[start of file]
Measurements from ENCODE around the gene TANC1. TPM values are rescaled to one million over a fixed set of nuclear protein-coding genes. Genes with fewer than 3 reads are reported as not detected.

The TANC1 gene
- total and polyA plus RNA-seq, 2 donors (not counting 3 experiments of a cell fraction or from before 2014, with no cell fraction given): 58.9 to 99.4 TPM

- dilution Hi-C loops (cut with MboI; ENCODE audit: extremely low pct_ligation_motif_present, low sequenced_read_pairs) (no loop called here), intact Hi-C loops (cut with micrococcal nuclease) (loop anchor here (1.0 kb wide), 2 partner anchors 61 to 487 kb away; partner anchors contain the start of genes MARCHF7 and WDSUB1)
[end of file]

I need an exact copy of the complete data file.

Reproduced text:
Measurements from ENCODE around the gene TANC1. TPM values are rescaled to one million over a fixed set of nuclear protein-coding genes. Genes with fewer than 3 reads are reported as not detected.

The TANC1 gene
- total and polyA plus RNA-seq, 2 donors (not counting 3 experiments of a cell fraction or from before 2014, with no cell fraction given): 58.9 to 99.4 TPM

- dilution Hi-C loops (cut with MboI; ENCODE audit: extremely low pct_ligation_motif_present, low sequenced_read_pairs) (no loop called here), intact Hi-C loops (cut with micrococcal nuclease) (loop anchor here (1.0 kb wide), 2 partner anchors 61 to 487 kb away; partner anchors contain the start of genes MARCHF7 and WDSUB1)